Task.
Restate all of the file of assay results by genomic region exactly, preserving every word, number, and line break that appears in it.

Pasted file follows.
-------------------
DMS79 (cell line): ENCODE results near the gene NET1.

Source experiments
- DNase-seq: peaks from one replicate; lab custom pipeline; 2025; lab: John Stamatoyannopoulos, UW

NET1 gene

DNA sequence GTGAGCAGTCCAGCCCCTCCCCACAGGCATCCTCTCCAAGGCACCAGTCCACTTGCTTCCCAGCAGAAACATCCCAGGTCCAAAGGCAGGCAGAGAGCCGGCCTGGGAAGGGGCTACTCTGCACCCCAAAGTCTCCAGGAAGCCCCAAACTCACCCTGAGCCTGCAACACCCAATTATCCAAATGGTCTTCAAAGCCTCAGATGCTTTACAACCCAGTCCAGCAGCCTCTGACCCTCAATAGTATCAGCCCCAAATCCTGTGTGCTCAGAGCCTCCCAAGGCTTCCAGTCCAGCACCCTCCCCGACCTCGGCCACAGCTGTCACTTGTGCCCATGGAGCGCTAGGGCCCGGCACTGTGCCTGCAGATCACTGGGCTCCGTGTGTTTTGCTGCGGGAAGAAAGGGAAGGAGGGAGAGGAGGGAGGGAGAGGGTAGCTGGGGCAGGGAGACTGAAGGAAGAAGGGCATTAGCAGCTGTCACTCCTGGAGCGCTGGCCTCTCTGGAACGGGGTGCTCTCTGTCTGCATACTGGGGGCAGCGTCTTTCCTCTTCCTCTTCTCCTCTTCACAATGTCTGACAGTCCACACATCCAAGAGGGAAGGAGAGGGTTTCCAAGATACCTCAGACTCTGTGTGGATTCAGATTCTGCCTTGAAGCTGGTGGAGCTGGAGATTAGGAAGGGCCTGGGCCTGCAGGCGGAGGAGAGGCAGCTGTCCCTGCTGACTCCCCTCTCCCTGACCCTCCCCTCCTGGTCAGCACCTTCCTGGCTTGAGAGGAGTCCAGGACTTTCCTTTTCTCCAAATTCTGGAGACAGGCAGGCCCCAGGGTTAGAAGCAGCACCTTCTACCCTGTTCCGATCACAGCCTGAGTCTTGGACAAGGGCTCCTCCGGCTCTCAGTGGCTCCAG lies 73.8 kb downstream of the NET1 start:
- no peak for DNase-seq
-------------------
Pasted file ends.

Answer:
DMS79 (cell line): ENCODE results near the gene NET1.

Source experiments
- DNase-seq: peaks from one replicate; lab custom pipeline; 2025; lab: John Stamatoyannopoulos, UW

NET1 gene

DNA sequence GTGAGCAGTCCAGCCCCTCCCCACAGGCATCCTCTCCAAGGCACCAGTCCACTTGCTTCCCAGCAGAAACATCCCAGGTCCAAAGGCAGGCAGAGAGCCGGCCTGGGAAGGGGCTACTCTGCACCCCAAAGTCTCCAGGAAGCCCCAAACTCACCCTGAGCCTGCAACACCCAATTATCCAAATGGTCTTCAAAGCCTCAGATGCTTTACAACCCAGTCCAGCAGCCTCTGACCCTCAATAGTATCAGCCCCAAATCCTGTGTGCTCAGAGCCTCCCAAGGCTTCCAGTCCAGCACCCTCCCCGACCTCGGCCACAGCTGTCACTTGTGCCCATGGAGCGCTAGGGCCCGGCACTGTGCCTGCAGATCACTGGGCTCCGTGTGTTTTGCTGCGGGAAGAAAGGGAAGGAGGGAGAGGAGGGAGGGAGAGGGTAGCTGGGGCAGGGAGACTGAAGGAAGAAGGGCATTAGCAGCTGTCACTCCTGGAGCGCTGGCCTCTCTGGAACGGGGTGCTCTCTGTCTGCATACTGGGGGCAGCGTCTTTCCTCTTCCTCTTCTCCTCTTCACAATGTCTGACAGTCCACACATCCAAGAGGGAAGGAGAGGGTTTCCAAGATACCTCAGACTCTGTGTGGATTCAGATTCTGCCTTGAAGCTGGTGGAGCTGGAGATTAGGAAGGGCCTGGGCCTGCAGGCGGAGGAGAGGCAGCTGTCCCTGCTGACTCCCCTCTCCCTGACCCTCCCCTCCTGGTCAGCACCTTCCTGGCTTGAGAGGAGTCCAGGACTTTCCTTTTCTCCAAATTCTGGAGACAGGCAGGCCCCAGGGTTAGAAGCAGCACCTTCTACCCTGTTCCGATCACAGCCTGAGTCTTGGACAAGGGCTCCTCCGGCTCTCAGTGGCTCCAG lies 73.8 kb downstream of the NET1 start:
- no peak for DNase-seq